COVID-19 Roundup: Power Struggles Over Mask Mandates

As a growing number of colleges reinstate mask mandates, colleges and lawmakers in some states square off. University of South Carolina drops mask requirement following state attorney general opinion.

August 4, 2021
 

The University of South Carolina has backed off a mandatory face-masking policy for all students and employees announced last week after the state attorney general issued an opinion saying a mask requirement was not consistent with the intent of a state law prohibiting such mandates.

The announcement on Tuesday came one day after the American College Health Association and other higher education groups issued a statement condemning as “dangerous” the increasing number of state-level policies restricting colleges from requiring vaccines or adopting other public health measures, including mask mandates or compulsory COVID testing. The statement noted that many of the restrictions “directly contradict” guidance from the Centers for Disease Control and Prevention, which last week recommended that everyone living in areas of substantial or high transmission of COVID-19 wear masks while in public indoor spaces regardless of their vaccination status.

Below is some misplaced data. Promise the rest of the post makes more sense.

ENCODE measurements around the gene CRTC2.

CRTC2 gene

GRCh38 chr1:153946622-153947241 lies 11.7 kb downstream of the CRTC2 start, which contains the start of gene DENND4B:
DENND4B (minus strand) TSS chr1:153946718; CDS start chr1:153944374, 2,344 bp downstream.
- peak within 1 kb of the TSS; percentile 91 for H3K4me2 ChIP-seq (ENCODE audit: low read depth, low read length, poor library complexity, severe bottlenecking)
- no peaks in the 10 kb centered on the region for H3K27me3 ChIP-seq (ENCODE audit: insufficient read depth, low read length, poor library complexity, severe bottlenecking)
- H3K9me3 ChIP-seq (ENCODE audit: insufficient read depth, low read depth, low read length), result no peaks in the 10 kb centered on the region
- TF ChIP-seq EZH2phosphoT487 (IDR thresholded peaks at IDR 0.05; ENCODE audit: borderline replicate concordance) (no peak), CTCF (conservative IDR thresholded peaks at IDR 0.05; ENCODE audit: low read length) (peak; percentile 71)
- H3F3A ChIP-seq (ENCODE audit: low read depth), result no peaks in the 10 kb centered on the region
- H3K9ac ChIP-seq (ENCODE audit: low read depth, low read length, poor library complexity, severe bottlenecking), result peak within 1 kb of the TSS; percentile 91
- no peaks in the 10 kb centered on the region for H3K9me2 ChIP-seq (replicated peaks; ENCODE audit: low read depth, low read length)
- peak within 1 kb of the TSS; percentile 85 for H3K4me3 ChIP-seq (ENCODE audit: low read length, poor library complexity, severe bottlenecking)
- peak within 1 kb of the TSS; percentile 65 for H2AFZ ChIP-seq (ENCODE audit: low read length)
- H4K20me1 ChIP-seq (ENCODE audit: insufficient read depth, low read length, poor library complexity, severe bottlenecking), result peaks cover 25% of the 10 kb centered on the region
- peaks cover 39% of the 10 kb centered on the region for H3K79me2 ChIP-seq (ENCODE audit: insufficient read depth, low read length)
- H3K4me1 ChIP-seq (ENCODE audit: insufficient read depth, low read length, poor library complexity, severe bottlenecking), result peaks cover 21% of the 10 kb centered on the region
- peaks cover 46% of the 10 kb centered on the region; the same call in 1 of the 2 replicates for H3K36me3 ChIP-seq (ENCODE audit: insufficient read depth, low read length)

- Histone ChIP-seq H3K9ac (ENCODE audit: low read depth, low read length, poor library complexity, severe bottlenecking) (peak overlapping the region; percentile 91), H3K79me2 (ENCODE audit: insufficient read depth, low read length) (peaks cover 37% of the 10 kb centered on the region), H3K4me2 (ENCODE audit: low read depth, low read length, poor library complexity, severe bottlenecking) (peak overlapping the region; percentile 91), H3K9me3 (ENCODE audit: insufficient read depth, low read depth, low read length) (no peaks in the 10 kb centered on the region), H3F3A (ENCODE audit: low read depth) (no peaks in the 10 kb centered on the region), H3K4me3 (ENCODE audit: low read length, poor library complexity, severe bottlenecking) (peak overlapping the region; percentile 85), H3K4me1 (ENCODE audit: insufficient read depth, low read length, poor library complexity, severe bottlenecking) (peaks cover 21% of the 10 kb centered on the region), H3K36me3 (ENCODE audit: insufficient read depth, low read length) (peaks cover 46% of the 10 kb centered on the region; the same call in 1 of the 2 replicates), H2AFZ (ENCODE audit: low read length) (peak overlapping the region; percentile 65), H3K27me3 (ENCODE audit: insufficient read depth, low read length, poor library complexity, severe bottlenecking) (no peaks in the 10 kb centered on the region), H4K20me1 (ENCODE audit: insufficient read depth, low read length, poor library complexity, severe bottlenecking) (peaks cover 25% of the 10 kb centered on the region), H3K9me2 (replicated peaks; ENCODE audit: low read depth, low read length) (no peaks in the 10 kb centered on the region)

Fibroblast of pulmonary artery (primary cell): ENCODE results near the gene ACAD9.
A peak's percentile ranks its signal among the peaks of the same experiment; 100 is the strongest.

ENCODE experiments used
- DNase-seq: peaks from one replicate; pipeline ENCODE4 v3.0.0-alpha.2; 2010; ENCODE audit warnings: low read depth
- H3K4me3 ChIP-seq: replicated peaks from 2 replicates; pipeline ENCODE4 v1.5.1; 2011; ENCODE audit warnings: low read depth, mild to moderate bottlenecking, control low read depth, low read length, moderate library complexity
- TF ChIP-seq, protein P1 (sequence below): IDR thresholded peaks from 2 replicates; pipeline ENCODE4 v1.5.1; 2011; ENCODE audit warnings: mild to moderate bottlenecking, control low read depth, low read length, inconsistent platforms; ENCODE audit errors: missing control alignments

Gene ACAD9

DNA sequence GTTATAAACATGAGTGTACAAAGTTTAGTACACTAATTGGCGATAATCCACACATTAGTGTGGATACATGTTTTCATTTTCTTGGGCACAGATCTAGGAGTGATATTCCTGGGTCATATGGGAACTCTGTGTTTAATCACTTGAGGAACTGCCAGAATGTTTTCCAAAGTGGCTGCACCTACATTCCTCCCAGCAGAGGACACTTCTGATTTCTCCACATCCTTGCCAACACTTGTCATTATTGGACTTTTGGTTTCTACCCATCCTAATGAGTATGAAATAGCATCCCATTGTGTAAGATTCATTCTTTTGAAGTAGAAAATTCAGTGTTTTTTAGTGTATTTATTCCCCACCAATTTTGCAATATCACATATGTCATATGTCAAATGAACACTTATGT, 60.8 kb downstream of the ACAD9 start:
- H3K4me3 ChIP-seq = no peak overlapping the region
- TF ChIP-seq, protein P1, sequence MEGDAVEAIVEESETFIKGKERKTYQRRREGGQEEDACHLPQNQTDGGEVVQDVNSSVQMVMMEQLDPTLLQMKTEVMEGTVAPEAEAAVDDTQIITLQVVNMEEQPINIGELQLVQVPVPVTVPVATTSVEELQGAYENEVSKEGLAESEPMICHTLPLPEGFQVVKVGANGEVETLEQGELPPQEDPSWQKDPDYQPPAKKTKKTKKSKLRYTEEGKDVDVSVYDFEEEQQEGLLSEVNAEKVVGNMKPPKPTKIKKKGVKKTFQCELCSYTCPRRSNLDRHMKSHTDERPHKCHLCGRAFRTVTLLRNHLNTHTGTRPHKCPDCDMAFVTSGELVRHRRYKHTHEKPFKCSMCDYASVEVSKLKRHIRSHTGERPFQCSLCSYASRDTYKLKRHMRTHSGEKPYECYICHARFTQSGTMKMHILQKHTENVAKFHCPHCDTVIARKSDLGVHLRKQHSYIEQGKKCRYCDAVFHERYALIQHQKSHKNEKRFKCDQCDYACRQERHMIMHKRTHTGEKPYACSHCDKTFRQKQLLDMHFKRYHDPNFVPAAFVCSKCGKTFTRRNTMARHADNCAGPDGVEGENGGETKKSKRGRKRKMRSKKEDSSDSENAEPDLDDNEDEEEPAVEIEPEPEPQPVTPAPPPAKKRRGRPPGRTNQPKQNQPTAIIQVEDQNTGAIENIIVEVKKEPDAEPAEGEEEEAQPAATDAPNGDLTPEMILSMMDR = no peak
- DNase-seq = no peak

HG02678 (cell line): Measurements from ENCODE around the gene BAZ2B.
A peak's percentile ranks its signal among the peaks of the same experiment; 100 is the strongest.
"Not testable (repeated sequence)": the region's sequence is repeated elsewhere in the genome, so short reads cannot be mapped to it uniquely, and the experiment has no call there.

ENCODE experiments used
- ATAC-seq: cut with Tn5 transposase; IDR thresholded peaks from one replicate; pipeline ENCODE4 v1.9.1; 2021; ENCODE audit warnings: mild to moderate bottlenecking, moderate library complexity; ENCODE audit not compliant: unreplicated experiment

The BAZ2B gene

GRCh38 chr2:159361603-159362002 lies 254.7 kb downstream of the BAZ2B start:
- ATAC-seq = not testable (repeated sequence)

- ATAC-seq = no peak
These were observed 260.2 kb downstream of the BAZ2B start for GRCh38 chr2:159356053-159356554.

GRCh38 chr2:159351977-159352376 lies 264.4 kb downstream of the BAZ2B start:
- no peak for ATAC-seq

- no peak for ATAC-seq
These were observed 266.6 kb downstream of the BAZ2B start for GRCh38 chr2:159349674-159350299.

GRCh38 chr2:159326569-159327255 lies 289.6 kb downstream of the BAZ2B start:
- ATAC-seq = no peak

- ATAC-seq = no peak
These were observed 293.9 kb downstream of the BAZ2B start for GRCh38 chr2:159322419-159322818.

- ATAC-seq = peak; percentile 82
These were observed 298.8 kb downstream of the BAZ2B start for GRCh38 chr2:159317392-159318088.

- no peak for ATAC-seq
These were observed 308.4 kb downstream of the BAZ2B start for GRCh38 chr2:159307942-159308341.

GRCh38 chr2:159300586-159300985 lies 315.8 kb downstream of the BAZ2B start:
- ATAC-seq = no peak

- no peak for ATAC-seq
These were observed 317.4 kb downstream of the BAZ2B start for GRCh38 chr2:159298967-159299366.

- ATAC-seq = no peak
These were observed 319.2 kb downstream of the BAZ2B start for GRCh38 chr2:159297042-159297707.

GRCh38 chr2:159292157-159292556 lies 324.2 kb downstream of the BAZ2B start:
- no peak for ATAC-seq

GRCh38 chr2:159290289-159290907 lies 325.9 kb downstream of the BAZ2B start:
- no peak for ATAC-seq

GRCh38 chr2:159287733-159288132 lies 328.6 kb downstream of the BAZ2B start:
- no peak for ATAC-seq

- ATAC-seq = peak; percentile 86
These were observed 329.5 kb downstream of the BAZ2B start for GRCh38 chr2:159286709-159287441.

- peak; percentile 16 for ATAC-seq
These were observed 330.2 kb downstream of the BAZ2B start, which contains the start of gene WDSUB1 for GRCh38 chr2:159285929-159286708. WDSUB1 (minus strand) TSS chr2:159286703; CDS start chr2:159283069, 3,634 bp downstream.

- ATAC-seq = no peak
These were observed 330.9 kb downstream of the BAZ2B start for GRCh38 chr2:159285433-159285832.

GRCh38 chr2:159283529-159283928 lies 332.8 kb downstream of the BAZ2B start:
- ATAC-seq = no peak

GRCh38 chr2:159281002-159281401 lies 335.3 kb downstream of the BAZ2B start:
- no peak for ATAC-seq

The university’s reversal was prompted by an opinion from South Carolina attorney general Alan Wilson interpreting a state law barring colleges that receive state funding from requiring people to be vaccinated against COVID-19 in order to come on campus "without being required to wear a face mask."

Wilson wrote that the provision was “ambiguous, to be sure” and could be reasonably interpreted as intended “to prohibit discrimination by requiring masks for the unvaccinated.” Under such an interpretation, Wilson wrote, a uniform face-masking requirement such as the one South Carolina announced last week would not be in violation.

“Such a policy, however, is likely not consistent with the intent of the Legislature. It is our understanding that Proviso 117.190, while inartfully worded, was intended to prohibit the mandatory wearing of masks,” Wilson wrote.

Interim South Carolina president Harris Pastides, an epidemiologist by training, said the university would comply with the attorney general’s opinion. But he defended the decision to introduce the mandate on public health grounds in a universitywide message.

"Last week, I authorized face coverings for our university community because my top priority is the safety and health of our students, faculty and staff,” Pastides wrote. “During my training in epidemiology, there was a maxim about transmissible diseases like COVID-19 that stated, ‘No one can be safe until everyone is safe.’ I also remember the eradication of smallpox in 1980 through vaccination, as well as the effective vaccine control of polio, measles, mumps, rubella and other serious illnesses when I was a child. There were some side effects to the vaccines, as there are with every medication, but without doubt vaccines have saved millions of lives. Because vaccination cannot be required in South Carolina, I felt that face coverings would go a long way in preventing the spread of the Delta variant of COVID-19, which is highly contagious, on campus. I did not think that the law precluded this action.”